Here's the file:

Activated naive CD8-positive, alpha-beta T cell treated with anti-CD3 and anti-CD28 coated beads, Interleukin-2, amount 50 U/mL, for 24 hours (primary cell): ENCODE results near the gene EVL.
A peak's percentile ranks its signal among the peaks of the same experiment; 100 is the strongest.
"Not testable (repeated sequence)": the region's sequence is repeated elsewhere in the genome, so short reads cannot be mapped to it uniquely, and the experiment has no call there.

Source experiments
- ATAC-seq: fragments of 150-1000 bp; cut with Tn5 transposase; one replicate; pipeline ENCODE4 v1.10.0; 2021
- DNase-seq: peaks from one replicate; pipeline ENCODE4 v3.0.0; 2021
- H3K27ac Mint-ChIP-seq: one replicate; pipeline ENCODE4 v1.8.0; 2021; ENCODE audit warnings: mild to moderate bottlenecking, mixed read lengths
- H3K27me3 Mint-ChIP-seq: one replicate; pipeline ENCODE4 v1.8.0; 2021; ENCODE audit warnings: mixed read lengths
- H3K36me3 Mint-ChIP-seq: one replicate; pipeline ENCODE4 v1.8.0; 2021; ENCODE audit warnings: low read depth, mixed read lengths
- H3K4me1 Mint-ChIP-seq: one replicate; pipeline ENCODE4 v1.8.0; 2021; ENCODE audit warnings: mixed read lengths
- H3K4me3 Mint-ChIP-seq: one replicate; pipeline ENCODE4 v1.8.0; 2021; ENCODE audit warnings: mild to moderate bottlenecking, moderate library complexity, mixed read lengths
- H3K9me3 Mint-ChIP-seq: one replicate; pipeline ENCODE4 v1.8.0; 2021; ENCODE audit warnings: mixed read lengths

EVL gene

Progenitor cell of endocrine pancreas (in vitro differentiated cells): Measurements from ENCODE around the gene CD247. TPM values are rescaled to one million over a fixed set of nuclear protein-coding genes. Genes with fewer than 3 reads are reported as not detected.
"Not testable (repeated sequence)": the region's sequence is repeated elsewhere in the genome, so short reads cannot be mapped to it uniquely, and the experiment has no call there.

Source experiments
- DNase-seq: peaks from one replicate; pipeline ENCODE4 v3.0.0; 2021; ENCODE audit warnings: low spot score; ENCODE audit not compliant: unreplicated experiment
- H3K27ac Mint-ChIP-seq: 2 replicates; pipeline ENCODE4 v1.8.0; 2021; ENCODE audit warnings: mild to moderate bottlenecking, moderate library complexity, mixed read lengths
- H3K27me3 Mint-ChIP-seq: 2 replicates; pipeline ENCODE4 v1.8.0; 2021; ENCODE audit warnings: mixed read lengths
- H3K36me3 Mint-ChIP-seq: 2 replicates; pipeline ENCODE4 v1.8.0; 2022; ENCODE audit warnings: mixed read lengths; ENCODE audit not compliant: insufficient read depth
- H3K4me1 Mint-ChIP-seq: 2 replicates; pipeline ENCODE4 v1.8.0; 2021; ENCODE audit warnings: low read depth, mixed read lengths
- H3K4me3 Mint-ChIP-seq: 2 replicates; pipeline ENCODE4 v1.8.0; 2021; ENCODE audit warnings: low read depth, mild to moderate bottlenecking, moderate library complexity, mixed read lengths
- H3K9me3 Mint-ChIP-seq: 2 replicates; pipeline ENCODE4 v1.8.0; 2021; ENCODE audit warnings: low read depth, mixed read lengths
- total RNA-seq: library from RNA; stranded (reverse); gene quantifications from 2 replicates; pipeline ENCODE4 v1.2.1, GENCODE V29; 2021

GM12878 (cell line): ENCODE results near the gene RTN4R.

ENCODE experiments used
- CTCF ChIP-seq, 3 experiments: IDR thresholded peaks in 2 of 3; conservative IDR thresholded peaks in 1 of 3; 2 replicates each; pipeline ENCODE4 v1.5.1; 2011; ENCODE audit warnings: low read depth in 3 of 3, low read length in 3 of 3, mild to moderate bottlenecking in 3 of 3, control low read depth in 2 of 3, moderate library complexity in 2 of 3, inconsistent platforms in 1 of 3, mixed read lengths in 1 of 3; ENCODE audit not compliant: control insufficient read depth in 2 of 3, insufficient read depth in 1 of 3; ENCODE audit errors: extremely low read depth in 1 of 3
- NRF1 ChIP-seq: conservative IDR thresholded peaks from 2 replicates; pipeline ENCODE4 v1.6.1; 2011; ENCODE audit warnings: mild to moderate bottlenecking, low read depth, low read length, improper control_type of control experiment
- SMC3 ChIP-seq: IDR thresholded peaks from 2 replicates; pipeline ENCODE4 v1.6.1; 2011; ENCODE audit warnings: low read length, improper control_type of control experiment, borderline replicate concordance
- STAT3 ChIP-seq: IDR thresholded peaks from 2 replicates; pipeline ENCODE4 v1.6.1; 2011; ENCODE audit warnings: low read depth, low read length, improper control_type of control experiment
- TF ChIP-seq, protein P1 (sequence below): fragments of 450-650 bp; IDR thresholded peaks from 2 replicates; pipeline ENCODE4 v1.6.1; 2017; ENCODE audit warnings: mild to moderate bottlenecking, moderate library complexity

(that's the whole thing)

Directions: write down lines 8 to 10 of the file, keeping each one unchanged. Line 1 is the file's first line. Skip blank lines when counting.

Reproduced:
- H3K27me3 Mint-ChIP-seq: one replicate; pipeline ENCODE4 v1.8.0; 2021; ENCODE audit warnings: mixed read lengths
- H3K36me3 Mint-ChIP-seq: one replicate; pipeline ENCODE4 v1.8.0; 2021; ENCODE audit warnings: low read depth, mixed read lengths
- H3K4me1 Mint-ChIP-seq: one replicate; pipeline ENCODE4 v1.8.0; 2021; ENCODE audit warnings: mixed read lengths